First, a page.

One of the outcomes of the patents and copyright's clause was the formation of the US Patent and Trademark Office, but in the early years of the republic, obtaining a patent was an informal affair. The first Patent Act povided that a patent would issue if a committee of the Secretary of State, Secretary of War and the Attorney General agreed on the merit of the application.
On July 31, 1790, the first U.S. patent was issued to Samuel Hopkins for an improvement "in the making of Pot ash and Pearl ash by a new Apparatus and Process". The patent was signed by President George Washington, Attorney General Edmund Randolph, and Secretary of State Thomas Jefferson. The other U.S. patents issued that year were for a new candle-making process and Oliver Evans's flour-milling machinery.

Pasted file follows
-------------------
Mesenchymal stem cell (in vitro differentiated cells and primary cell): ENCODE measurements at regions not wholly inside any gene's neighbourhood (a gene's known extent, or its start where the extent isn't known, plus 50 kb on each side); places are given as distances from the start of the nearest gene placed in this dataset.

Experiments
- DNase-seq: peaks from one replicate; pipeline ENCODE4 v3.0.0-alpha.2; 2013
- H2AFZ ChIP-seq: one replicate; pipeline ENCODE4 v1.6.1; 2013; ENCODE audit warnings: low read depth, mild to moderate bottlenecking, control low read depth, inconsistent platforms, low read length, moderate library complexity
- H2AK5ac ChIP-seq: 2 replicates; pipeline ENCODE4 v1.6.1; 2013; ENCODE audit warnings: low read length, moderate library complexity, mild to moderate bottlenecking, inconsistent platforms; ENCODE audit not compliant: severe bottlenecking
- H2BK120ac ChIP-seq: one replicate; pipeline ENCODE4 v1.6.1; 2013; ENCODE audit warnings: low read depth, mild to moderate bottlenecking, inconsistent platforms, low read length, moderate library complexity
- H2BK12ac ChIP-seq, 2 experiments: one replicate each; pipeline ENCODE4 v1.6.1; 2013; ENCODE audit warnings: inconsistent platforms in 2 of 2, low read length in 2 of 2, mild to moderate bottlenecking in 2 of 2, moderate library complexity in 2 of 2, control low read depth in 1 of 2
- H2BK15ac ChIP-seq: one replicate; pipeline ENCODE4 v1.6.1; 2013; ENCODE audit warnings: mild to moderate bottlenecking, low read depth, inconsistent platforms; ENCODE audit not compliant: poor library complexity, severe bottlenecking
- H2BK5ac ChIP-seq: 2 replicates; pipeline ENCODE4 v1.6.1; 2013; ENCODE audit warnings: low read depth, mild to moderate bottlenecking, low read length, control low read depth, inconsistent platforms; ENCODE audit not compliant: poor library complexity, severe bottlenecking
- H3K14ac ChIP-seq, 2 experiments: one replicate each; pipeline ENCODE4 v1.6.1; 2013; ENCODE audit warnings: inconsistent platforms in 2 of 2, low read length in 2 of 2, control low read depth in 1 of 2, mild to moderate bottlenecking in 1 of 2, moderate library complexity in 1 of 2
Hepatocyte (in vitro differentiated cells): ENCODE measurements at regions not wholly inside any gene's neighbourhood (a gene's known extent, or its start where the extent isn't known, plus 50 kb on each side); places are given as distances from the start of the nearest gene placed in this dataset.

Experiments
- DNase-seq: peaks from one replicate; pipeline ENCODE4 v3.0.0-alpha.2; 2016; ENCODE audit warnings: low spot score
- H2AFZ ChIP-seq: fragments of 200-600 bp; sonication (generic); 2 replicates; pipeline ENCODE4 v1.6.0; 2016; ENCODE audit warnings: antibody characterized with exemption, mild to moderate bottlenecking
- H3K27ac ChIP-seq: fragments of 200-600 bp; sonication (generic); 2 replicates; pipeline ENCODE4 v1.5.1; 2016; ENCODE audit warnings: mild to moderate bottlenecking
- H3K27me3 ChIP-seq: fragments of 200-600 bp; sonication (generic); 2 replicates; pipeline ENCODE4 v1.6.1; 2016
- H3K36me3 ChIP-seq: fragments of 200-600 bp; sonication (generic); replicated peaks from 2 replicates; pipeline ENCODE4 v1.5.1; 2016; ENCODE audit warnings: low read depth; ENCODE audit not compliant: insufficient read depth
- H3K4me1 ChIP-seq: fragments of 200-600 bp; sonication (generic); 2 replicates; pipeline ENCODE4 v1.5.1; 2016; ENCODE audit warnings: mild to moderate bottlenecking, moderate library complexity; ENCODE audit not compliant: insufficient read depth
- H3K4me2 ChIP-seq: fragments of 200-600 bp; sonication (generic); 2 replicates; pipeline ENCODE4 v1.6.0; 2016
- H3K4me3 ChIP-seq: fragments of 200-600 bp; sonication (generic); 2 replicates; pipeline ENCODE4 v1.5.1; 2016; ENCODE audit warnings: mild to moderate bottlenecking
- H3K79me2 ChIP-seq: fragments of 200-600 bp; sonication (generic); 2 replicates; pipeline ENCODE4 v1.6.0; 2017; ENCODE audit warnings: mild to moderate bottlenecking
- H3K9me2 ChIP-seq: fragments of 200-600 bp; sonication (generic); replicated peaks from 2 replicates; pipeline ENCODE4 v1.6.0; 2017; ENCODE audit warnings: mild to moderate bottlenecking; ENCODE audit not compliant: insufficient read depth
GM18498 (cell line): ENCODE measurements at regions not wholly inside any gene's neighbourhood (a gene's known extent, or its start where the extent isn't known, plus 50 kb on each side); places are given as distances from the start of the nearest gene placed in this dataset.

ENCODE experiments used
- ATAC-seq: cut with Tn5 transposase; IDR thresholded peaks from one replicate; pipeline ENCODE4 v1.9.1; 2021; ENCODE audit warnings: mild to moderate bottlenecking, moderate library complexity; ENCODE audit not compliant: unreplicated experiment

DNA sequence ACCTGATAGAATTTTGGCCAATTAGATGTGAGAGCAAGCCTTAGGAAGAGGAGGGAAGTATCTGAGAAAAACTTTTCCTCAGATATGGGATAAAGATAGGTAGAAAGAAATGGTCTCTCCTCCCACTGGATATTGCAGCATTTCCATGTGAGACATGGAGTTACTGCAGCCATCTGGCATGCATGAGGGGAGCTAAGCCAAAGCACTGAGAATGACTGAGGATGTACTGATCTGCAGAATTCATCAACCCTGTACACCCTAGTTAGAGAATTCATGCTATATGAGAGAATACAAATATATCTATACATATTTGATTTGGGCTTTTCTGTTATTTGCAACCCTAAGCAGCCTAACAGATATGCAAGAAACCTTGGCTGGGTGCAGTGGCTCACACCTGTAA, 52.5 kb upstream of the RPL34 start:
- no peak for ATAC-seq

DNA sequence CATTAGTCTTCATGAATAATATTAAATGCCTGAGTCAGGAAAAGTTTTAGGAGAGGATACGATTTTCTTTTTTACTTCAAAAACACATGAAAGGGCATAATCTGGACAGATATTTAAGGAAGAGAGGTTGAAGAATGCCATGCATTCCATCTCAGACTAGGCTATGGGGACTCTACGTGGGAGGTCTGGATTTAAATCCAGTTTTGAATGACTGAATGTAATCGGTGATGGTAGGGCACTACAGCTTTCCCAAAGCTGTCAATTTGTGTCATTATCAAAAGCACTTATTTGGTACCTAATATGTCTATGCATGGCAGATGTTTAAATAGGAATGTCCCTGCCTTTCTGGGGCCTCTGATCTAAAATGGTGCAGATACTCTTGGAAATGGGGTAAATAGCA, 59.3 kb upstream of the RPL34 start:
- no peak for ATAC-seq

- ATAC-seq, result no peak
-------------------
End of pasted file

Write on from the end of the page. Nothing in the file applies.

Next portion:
Patents were not initially numbers, and when a fire in 1836 destroyed the record of almost all the patents that had been issued up to that point, over 9,000 patents were lost. The Patent Office attempted to replicate the lost records, and the reconstructed archive number the patents included an "X" to indicate that they were not the original. Thus, Hopkins' patent, copies of which were readily available owing to its historic significance, was number X000001. Eli Whitney's Cotton Gin patent was number X000072 and a patent issued to Samuel Colt for an early improve to his multi-chamber revolver, which was among the patents issued just before the fire destroyed the records, was number X09430. One of the lost patents discovered in the Dartmouth College archives in 2004 turned out to be the first known patent for an internal combustion engine. Only about 2800 of the lost patents have been recovered.